Film Writer Ilina Jha defends Cinderella (2021)
I was hugely excited by the trailer for this Amazon Original adaptation of the classic fairy tale, written and directed by Kay Cannon and starring Camila Cabello in the titular role; you can imagine my disappointment when I found out that Cinderella (2021) had received mixed reviews from critics, as well as being mocked and despised by much of the general viewing public. However, it came up as one of the listed films available on my 8-hour flight to India last summer, so I thought I might as well give it a go – and I thoroughly enjoyed it. Was this really the film that had been so criticised by audiences and film critics alike?
I can see that they have a point. There are moments of inconsistency in this film, and I am not trying to claim that it is an Oscar-worthy masterpiece. However, I think Cinderella has some fantastic qualities that make it a feel-good, fun, and enjoyable film.
Firstly, this classic fairy tale receives a fresh update whilst retaining elements from the original plot. Ella is still an orphaned servant to her stepmother (Idina Menzel) and stepsisters (Maddie Baillio and Charlotte Spencer), who nickname her Cinderella, and her best friends are still three mice. However, instead of miserably mourning her fate, Ella dreams of becoming a successful fashion designer and takes steps towards making this dream a reality.
Her basement room is filled with dress designs that she has worked on and even made with her limited resources, and she takes one to the village to sell. Not that this is so easy to do – the villagers mock her ambition: ‘This girl fancies herself a businessman!’ But Ella refuses to give up on her dream – in the film’s uplifting and empowering original song, ‘A Million to One,’ she sings of her determination to be ‘that one in [a million]’ who can succeed. Plus, Ella’s motive for attending the ball is not to marry a prince but to meet people who might offer her paid work as a designer. I think it is wonderful that Ella does not just sit around waiting for a fairy godmother and a prince to rescue her from her fate; instead, she works to forge her own freedom.
This does not mean that these characters cannot help her, of course. When Ella’s handmade dress is characteristically ruined by her stepmother on the evening of the ball, the ‘Fabulous Godmother’ – a gender-ambiguous revamp of the Fairy Godmother played by Billy Porter – steps in to create a dress from one of Ella’s designs, thus honouring her desire to showcase her work at the ball. The Prince (Nicholas Galitzine) admires Ella’s wit and ambition, even buying her dress in the village for his sister Princess Gwen (Tallulah Greive). At the ball, they enjoy a beautiful dance that results in instant love (this is a fairy tale, after all).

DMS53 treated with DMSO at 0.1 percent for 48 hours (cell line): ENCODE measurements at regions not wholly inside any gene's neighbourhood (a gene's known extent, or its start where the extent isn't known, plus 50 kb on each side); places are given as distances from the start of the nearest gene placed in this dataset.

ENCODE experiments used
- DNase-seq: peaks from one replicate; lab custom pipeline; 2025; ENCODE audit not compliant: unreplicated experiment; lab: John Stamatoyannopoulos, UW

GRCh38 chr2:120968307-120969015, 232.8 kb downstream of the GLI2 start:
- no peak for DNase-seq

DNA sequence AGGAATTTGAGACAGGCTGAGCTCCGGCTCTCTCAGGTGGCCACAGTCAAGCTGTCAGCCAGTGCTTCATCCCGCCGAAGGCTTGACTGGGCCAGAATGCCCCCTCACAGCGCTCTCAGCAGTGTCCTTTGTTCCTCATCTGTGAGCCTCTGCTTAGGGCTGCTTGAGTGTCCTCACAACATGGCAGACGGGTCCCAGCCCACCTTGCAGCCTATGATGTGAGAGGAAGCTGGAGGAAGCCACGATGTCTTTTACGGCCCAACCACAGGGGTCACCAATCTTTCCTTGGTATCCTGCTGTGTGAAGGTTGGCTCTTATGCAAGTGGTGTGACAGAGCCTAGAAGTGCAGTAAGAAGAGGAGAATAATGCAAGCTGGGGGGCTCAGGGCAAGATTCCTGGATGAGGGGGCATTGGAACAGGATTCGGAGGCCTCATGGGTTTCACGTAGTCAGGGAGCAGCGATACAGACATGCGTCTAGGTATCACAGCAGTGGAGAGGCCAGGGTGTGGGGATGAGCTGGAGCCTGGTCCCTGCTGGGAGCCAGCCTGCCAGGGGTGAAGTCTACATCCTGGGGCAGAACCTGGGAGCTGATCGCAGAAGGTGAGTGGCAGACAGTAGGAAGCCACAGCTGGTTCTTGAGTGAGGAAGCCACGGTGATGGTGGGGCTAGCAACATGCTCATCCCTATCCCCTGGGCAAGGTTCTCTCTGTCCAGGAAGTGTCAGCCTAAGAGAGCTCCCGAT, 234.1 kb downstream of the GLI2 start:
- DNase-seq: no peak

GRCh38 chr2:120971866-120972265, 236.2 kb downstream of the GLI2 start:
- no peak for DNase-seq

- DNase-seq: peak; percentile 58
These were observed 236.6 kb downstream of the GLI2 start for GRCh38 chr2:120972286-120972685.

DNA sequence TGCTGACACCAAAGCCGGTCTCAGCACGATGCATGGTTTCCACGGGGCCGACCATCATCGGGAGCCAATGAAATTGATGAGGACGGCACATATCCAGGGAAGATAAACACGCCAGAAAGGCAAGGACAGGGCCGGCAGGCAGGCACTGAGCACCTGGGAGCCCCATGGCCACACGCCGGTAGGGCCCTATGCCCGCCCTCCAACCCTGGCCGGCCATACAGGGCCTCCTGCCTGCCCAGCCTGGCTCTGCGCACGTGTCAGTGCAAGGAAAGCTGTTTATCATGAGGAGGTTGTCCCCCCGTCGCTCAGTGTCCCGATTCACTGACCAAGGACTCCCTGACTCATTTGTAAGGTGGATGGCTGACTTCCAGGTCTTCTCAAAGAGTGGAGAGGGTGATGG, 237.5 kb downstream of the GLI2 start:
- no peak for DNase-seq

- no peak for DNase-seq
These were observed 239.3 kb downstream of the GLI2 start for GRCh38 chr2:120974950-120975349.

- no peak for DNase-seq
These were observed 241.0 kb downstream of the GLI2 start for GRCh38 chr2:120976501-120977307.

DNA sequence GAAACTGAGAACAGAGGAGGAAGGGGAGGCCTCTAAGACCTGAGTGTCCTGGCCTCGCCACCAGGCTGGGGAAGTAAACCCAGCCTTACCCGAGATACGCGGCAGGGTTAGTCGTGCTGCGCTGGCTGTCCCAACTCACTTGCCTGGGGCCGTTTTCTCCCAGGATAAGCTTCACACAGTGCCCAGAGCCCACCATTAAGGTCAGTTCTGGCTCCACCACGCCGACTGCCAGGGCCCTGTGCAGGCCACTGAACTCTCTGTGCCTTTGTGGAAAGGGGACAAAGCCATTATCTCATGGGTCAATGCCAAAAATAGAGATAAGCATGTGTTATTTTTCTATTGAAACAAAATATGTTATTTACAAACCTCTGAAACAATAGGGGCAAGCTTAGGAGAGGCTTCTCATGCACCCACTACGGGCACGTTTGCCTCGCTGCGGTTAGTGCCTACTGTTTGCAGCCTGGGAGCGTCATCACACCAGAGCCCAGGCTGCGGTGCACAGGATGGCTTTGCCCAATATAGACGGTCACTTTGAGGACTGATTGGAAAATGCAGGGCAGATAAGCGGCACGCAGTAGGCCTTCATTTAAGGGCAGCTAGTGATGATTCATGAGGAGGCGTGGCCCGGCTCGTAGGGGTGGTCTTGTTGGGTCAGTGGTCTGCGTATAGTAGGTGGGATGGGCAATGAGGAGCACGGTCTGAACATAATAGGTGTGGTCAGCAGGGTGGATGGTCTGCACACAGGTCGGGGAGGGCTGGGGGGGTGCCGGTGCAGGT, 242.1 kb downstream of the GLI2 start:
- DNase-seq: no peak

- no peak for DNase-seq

However, upon the Prince’s marriage proposal, Ella rejects him, knowing that pursuing her dreams would not be possible as a traditional princess bride; ‘I don’t want a life stuck waving from a royal box any more than a life stuck in a basement’ is perhaps the best line in the film. And the Prince, while obviously saddened, accepts her decision with good grace. This is still a fairy tale, of course, so the film finds a way for the two to end up together: the Prince happily waives his right to the throne in order to travel the world with Ella, who has successfully snagged a job as a queen’s personal designer.
Additionally, there are some strong vocal performances from the cast, most notably from Cabello and Menzel. The musical numbers are good fun, combining great choreography with well-known pop songs that are seamlessly worked into the film’s narrative. Fantastic costume design, bright colours, and special effects work together to enhance the magic of the story, and there is a lot more humour than one would usually expect from a Cinderella film.
Overall, at the end of this joyous musical film, Ella achieves her dream of becoming a fashion designer. Getting a prince as a boyfriend is simply an added bonus to her new life – it is pursuing the passion that ultimately frees her and makes her happy. What better empowering, feminist message to send to a new generation of children growing up on this beloved fairy tale?
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